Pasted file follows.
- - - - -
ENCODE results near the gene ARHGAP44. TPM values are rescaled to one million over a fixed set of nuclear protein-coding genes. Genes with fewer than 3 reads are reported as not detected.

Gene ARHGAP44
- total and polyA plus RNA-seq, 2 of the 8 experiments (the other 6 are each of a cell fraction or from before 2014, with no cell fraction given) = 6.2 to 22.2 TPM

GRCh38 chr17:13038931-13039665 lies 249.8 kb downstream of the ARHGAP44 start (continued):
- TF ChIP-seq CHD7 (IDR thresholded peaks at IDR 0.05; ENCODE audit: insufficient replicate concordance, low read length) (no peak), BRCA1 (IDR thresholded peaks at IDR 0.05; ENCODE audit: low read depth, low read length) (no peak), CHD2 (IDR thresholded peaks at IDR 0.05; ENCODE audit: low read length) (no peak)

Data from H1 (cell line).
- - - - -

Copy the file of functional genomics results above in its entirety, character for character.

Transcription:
ENCODE results near the gene ARHGAP44. TPM values are rescaled to one million over a fixed set of nuclear protein-coding genes. Genes with fewer than 3 reads are reported as not detected.

Gene ARHGAP44
- total and polyA plus RNA-seq, 2 of the 8 experiments (the other 6 are each of a cell fraction or from before 2014, with no cell fraction given) = 6.2 to 22.2 TPM

GRCh38 chr17:13038931-13039665 lies 249.8 kb downstream of the ARHGAP44 start (continued):
- TF ChIP-seq CHD7 (IDR thresholded peaks at IDR 0.05; ENCODE audit: insufficient replicate concordance, low read length) (no peak), BRCA1 (IDR thresholded peaks at IDR 0.05; ENCODE audit: low read depth, low read length) (no peak), CHD2 (IDR thresholded peaks at IDR 0.05; ENCODE audit: low read length) (no peak)

Data from H1 (cell line).